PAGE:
Phoenician wisdom: Strabo and Poseidonios on Mochos of Sidon (first century BCE)

Citation with stable link: Philip A. Harland, 'Phoenician wisdom: Strabo and Poseidonios on Mochos of Sidon (first century BCE),' Ethnic Relations and Migration in the Ancient World, last modified May 12, 2024,

Ancient authors: Poseidonios (Kidd, fragment 285) and Strabo (ca. 18 CE), Geography 16.2.24 (link; link to Greek)

Comments: Strabo sketches the contributions of Sidonians to civilization. Poseidonios of Apameia in Syria is said to attribute the theory of atoms to the legendary Phoenician wise man Mochos of Sidon (living before the Trojan war in this case).


[Strabo on the Sidonians’ technical wisdom]

The Sidonians are said to excel in various technical matters, as the words of Homer [Iliad 6.289–92] also imply. Besides, they are philosophers in astronomy and arithmetic, which originated in their calculations and their night sailing, each of which is a concern of merchants and sailors. In the same way, the Egyptians were led to the invention of geometry by land measurements, which was required because the Nile obliterates, by its overflow, the boundaries. It is thought that geometry was introduced into Greece from Egypt, and astronomy and arithmetic from Phoenicia. At present the best opportunities are afforded in these cities of acquiring a knowledge of these, and of all other branches of philosophy.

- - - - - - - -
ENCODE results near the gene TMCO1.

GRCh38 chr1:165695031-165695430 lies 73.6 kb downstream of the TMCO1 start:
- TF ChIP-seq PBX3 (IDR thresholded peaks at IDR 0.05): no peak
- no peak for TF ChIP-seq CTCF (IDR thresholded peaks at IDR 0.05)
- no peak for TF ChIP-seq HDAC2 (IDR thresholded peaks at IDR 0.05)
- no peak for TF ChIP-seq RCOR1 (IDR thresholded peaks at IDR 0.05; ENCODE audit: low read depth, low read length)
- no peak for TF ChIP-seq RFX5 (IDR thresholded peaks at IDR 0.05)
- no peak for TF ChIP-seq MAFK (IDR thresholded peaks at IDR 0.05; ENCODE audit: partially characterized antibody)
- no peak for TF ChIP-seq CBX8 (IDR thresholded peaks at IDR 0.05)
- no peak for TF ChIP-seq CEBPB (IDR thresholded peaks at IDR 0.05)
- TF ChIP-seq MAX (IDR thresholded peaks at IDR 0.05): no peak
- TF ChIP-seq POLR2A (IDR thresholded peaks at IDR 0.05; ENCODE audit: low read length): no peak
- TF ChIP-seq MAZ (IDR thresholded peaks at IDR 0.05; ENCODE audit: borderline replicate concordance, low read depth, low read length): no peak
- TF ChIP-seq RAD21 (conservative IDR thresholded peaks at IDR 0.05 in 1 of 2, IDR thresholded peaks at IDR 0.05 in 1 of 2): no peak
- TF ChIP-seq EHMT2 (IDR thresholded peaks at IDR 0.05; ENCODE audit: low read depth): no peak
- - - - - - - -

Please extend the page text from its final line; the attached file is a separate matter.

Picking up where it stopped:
[Poseidonios on Mochos the Sidonian]

If we are to believe Poseidonios, the ancient theory concerning atoms is from a Sidonian man, Mochos, who lived before Trojan times. Let us, however, dismiss subjects relating to antiquity. In my time there were distinguished philosophers who were natives of Sidon, including Boethus, with whom I studied the philosophy of Aristotle, and Diodotus his brother. Antipater was from Tyre, and a little before my time was Apollonius, who published a catalogue of the philosophers of the school of Zeno and of their writings.


Source of the translation: H.C. Hamilton and W. Falconer, The Geography of Strabo, 3 volumes (London: Henry G. Bohn, 1854-1857), with adaptations by Harland.

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